3) As most of readers said it is a full-action story. I agreed with them. It’s fast-paced and has many actions that make my eyes glued to the story. It’s a book that meant to be a movie kind of thing. It’s easy for me to picture the scenes and engage to the story with those action scenes and interesting characters. To be honest, I even have my own Commander Jameson in my head now. Sue Sylvester from Glee series will be a perfect Commander Jameson for me. Yet, most things are predictable. Yes, I got a surprise at the beginning of the story, but it isn’t a surprise really since the blurb has said it. It was surprising me because I didn’t read the blurb before I read the book. I can guess almost of the important things, things that connect to the plot. It was still enjoyable to read, though. Well…I think it was because of those actions scenes.

4) I have problem to believe that the main characters are only 15 years old. They aren’t even young adult yet. I can understand that they act and think that way because of their condition. I actually can buy Day situation. He tries to survive from his situation, just like Katniss, Tris or David. It is June I didn’t quite buy. At 15 she’s already in top of military ranks. Even if she’s smart enough and has killer skill, how about her emotional and psychological, can her emotion and psychic take strict military order and rules?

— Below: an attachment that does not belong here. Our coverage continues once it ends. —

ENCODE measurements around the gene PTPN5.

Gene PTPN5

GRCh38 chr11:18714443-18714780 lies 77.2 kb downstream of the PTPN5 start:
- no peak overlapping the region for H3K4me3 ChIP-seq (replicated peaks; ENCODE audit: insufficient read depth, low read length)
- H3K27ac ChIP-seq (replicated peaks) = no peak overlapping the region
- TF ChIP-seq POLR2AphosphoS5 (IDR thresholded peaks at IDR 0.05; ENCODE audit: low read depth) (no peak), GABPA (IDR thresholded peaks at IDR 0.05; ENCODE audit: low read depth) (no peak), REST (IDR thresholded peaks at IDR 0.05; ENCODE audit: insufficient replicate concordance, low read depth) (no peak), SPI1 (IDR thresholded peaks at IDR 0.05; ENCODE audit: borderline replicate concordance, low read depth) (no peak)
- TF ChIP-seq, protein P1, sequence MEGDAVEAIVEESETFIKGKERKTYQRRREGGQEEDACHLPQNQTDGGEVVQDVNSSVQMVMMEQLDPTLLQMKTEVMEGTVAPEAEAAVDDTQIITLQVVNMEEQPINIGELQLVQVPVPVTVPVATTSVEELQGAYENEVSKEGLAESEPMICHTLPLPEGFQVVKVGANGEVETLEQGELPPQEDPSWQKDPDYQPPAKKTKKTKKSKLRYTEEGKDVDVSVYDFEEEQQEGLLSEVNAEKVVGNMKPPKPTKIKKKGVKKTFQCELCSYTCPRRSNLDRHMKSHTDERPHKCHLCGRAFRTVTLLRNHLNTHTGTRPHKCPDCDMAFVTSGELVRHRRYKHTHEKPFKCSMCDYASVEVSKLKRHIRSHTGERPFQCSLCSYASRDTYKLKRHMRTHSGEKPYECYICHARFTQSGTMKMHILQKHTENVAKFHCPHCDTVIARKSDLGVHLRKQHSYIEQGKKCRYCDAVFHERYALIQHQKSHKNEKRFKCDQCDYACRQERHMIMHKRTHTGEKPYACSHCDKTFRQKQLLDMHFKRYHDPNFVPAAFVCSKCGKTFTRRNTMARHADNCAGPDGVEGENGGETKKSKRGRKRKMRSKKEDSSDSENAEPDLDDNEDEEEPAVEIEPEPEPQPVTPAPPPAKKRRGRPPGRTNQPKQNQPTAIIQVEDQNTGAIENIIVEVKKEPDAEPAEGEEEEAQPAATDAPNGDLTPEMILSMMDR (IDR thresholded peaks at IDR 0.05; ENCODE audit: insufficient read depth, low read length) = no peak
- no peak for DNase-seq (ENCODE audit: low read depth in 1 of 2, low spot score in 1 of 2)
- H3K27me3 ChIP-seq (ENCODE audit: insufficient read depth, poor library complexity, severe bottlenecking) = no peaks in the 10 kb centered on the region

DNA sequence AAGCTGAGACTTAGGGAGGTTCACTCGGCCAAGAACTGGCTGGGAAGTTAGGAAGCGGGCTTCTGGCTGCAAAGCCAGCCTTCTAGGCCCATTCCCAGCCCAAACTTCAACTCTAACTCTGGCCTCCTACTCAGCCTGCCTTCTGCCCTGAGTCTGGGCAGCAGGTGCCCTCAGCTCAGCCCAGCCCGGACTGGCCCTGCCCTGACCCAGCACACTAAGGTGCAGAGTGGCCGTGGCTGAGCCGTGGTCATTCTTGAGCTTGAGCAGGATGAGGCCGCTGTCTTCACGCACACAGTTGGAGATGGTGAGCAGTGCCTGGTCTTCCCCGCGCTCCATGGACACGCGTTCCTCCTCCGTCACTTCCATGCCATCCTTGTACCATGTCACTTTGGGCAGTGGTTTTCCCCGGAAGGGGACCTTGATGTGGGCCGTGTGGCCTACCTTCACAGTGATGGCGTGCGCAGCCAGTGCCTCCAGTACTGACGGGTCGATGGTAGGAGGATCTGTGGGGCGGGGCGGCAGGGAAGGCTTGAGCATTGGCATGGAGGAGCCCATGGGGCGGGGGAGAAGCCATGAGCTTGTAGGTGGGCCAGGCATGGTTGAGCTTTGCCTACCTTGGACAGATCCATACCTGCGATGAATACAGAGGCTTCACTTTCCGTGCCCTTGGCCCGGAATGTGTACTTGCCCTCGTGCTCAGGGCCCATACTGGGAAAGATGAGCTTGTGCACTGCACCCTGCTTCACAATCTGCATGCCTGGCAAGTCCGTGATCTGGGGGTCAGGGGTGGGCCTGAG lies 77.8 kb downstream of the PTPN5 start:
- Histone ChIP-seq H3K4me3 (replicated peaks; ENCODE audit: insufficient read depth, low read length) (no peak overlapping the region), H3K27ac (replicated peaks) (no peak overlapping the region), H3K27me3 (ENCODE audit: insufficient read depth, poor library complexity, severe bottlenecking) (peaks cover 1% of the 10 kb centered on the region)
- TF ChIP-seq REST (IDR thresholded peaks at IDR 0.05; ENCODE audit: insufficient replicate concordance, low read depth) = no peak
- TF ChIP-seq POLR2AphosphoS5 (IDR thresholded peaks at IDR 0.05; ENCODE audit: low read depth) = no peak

5) Just like most of YA books, this book also can’t help to not include the insta-love. June & Day insta-love (or is it an insta-lust?) is quite annoying. Knowing the way they grew up, what they thinking about each other for their whole life, their circumstances, trust-no-one attitude, it’s just kind of odd they throw and forget it all when they see each other eyes for the first time. I liked their relationship enough but at the same time I didn’t buy it either. And speaking of things that I didn’t buy, I was also questioning Day’s mad skill to jump from high level building in very bad injury and his eye resistance toward the surgery.

In the end, I think Legend is more enjoyable than most of YA dystopian books I’ve read but it also still has many plot holes. I just wish the sequels cover all of them. I’m going to read it soon, by the way. Yeah…I can’t wait to read Day and June destroy the Republic.

Result: 3 out of 5 stars